Budget writers OK responder radio plan

Thursday, April 24, 2008 | 4:10 p.m. CDT; updated 3:29 a.m. CDT, Monday, July 21, 2008

JEFFERSON CITY — A $175 million plan to replace the Missouri State Highway Patrol's aging radio network with a system that also could improve communications among local emergency responders gained clearance today from legislative budget writers.

With the first chunk of money in place, the state could seek bid proposals as soon as next month, though the project itself could take two to four years to complete and 10 to 12 years to pay off, said state public safety director Mark James.

The new radio towers and interoperable communications network had encountered static just two weeks ago, when the Senate Appropriations Committee sliced funding because of concerns about costs and compatibility with local law enforcement agencies.

But Senate budget negotiators agreed today to go along with the $9 million that the House had budgeted for the initial phase of the program, and House negotiators agreed to accept some Senate wording detailing how the project would be bid out.

To gain final approval, the compromise must pass the House and Senate by the May 9 budget deadline.

Public safety officials expressed relief that their long hours of lobbying paid off.

"This is really the biggest single positive investment for all public safety statewide," James said.

The Highway Patrol's current radio network is about 50 years old. Few lawmakers questioned the need to replace it. Rather, most concerns centered on plans to make the patrol's system compatible with scores of different communications systems used by local police, fire and ambulance districts.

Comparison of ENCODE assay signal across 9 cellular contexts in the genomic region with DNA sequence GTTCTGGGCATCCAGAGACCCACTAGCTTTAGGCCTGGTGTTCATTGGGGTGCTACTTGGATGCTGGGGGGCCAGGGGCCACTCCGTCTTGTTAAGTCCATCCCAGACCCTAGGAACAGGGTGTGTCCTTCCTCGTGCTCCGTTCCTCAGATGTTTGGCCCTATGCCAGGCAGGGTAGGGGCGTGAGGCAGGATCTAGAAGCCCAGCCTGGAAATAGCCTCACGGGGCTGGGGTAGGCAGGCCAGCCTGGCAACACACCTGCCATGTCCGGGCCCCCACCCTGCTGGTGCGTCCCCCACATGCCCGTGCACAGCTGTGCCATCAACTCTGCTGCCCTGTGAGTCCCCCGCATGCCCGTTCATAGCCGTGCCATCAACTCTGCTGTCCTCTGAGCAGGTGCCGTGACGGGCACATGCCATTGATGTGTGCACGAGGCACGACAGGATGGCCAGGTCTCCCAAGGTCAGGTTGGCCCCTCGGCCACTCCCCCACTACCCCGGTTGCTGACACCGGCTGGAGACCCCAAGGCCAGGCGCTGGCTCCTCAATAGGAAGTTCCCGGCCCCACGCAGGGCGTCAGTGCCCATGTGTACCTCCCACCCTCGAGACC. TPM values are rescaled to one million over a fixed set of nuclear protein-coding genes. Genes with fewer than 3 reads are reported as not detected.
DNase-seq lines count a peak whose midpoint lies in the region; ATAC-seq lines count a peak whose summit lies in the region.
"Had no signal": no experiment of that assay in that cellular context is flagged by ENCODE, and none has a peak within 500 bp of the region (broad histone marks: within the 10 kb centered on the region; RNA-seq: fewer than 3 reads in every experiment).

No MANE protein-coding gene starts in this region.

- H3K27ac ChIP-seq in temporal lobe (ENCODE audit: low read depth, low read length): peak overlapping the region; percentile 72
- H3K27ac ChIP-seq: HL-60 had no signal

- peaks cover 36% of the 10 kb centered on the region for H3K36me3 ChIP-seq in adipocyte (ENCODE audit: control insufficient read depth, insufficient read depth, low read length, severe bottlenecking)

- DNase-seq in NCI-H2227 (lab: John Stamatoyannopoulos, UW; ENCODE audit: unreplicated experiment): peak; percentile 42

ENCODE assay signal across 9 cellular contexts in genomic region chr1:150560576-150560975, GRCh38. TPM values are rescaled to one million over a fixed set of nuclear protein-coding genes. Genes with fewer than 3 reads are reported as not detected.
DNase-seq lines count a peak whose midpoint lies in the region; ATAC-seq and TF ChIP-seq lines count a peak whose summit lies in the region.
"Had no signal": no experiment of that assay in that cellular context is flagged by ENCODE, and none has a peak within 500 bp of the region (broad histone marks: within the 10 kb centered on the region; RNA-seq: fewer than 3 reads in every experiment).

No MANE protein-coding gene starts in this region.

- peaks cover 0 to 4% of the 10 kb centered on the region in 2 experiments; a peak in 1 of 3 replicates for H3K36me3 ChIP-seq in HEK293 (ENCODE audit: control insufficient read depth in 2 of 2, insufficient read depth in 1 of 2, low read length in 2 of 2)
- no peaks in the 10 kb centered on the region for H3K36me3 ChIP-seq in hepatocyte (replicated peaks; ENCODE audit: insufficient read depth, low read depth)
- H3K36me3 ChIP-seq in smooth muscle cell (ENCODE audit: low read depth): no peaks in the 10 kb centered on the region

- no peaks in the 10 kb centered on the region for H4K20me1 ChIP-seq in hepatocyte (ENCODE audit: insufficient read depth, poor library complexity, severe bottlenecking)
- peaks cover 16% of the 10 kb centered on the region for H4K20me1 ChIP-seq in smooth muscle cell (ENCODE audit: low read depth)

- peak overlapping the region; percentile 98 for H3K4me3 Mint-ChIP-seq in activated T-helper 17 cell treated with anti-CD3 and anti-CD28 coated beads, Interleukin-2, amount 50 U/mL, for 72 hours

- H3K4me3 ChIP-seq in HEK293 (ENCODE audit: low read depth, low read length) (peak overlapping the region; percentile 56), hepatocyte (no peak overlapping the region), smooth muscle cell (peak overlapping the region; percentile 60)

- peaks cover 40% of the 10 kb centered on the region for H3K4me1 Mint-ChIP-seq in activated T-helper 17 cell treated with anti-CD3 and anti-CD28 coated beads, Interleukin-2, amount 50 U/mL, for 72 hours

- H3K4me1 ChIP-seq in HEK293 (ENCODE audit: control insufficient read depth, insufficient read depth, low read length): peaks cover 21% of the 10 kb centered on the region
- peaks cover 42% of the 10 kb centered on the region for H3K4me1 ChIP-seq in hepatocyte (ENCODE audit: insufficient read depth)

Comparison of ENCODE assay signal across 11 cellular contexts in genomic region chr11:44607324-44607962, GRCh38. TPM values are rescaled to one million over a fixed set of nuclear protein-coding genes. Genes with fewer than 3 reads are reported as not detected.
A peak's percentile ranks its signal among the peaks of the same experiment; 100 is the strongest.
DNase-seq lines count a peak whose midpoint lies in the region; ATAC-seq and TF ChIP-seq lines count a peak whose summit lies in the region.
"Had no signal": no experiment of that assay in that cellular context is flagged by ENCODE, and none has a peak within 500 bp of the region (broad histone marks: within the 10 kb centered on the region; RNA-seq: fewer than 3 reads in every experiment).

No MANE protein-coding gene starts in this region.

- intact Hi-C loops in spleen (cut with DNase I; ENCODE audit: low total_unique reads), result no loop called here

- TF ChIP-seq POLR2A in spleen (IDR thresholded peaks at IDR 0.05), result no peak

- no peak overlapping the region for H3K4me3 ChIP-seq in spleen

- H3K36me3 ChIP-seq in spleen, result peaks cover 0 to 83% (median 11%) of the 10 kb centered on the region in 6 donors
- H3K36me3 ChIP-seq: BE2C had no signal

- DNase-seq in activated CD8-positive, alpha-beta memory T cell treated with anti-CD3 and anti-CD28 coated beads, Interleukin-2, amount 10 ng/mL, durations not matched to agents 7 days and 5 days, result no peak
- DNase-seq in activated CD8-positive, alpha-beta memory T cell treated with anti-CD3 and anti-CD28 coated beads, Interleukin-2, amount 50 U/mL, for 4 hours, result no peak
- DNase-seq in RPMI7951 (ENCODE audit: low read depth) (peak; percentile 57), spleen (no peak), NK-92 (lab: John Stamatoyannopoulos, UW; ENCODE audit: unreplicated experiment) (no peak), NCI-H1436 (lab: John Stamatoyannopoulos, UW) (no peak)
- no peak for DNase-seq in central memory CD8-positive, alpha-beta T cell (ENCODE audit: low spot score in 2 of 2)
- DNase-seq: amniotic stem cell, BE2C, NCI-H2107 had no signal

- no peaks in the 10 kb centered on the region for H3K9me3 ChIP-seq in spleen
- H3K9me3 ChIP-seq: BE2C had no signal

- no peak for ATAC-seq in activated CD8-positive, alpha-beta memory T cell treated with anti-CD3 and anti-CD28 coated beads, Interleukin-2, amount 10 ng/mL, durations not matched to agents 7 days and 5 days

On any given day, various law officers, firefighters and ambulance personnel find themselves unable to communicate directly with each other when responding to events that affect various counties or regions, James said.

Some lawmakers worried that the state could direct a massive contract to design and build the system to a single company by using very precise specifications in its request for proposals, and that local governments might have to pay to upgrade their own equipment.

The Senate insisted on a provision prohibiting the Department of Public Safety from putting the radio project out to bid with "specifications that restrict the ability of interested parties to respond with proposals."

Senators also attached a provision requiring that preference be given to bidders that would allow local governments to interact with the new Highway Patrol system without having to buy new equipment themselves.

In addition to the $9 million, the budget includes $3.4 million in state funds intended to draw down a $17.5 million federal grant for local interoperable communications projects. Part of that money would set up a mutual aid radio channel accessible to all public safety personnel.

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